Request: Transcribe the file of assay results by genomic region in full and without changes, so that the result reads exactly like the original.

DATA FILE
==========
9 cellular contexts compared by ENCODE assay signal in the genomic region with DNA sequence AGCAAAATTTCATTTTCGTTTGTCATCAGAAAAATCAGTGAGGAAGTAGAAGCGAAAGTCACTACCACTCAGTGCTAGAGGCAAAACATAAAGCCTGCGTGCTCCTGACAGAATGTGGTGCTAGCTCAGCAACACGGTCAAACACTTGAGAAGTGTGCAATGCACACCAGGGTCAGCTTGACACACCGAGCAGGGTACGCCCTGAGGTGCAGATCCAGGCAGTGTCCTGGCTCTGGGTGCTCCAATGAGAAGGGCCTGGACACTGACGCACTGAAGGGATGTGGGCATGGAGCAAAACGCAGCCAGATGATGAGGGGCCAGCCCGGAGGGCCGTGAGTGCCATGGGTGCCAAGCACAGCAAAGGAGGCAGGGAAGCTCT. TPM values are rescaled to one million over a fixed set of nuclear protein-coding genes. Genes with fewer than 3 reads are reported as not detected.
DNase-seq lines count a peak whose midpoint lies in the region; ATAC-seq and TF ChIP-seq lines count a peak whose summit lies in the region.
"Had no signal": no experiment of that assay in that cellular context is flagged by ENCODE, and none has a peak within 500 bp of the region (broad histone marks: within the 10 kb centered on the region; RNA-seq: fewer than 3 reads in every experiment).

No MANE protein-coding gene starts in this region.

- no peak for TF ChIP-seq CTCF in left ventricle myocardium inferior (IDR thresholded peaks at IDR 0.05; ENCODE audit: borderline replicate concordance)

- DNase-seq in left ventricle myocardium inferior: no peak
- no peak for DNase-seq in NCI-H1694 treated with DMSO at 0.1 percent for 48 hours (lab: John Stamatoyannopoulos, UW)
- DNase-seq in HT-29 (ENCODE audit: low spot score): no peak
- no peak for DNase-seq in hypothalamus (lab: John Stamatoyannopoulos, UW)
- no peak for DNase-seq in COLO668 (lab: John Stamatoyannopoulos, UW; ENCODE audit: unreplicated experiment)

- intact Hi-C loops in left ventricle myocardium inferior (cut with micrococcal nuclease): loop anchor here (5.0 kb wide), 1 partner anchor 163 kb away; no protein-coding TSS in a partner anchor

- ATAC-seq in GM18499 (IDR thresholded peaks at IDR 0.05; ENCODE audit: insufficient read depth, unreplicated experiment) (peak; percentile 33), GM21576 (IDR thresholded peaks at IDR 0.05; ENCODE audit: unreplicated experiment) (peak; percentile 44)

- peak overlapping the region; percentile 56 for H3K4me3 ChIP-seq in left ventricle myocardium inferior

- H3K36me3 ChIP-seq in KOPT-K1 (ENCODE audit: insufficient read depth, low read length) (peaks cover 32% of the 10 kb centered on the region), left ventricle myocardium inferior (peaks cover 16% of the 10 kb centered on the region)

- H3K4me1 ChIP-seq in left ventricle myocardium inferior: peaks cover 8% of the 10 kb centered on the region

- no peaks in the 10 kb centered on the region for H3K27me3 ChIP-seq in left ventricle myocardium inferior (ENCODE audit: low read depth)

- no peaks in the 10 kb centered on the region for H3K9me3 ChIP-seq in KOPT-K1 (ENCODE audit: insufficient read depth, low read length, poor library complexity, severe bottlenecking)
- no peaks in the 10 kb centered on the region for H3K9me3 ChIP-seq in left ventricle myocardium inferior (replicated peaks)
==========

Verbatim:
9 cellular contexts compared by ENCODE assay signal in the genomic region with DNA sequence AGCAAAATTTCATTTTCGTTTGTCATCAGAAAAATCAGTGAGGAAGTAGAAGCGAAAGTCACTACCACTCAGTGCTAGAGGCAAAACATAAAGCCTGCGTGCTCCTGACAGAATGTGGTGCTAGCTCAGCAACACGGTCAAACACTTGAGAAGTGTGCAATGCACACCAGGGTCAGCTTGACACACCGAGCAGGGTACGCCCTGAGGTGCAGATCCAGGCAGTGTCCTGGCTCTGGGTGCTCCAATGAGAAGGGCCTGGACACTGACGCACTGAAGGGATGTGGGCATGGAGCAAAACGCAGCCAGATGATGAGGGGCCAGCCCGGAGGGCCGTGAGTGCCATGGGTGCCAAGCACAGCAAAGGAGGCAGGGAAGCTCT. TPM values are rescaled to one million over a fixed set of nuclear protein-coding genes. Genes with fewer than 3 reads are reported as not detected.
DNase-seq lines count a peak whose midpoint lies in the region; ATAC-seq and TF ChIP-seq lines count a peak whose summit lies in the region.
"Had no signal": no experiment of that assay in that cellular context is flagged by ENCODE, and none has a peak within 500 bp of the region (broad histone marks: within the 10 kb centered on the region; RNA-seq: fewer than 3 reads in every experiment).

No MANE protein-coding gene starts in this region.

- no peak for TF ChIP-seq CTCF in left ventricle myocardium inferior (IDR thresholded peaks at IDR 0.05; ENCODE audit: borderline replicate concordance)

- DNase-seq in left ventricle myocardium inferior: no peak
- no peak for DNase-seq in NCI-H1694 treated with DMSO at 0.1 percent for 48 hours (lab: John Stamatoyannopoulos, UW)
- DNase-seq in HT-29 (ENCODE audit: low spot score): no peak
- no peak for DNase-seq in hypothalamus (lab: John Stamatoyannopoulos, UW)
- no peak for DNase-seq in COLO668 (lab: John Stamatoyannopoulos, UW; ENCODE audit: unreplicated experiment)

- intact Hi-C loops in left ventricle myocardium inferior (cut with micrococcal nuclease): loop anchor here (5.0 kb wide), 1 partner anchor 163 kb away; no protein-coding TSS in a partner anchor

- ATAC-seq in GM18499 (IDR thresholded peaks at IDR 0.05; ENCODE audit: insufficient read depth, unreplicated experiment) (peak; percentile 33), GM21576 (IDR thresholded peaks at IDR 0.05; ENCODE audit: unreplicated experiment) (peak; percentile 44)

- peak overlapping the region; percentile 56 for H3K4me3 ChIP-seq in left ventricle myocardium inferior

- H3K36me3 ChIP-seq in KOPT-K1 (ENCODE audit: insufficient read depth, low read length) (peaks cover 32% of the 10 kb centered on the region), left ventricle myocardium inferior (peaks cover 16% of the 10 kb centered on the region)

- H3K4me1 ChIP-seq in left ventricle myocardium inferior: peaks cover 8% of the 10 kb centered on the region

- no peaks in the 10 kb centered on the region for H3K27me3 ChIP-seq in left ventricle myocardium inferior (ENCODE audit: low read depth)

- no peaks in the 10 kb centered on the region for H3K9me3 ChIP-seq in KOPT-K1 (ENCODE audit: insufficient read depth, low read length, poor library complexity, severe bottlenecking)
- no peaks in the 10 kb centered on the region for H3K9me3 ChIP-seq in left ventricle myocardium inferior (replicated peaks)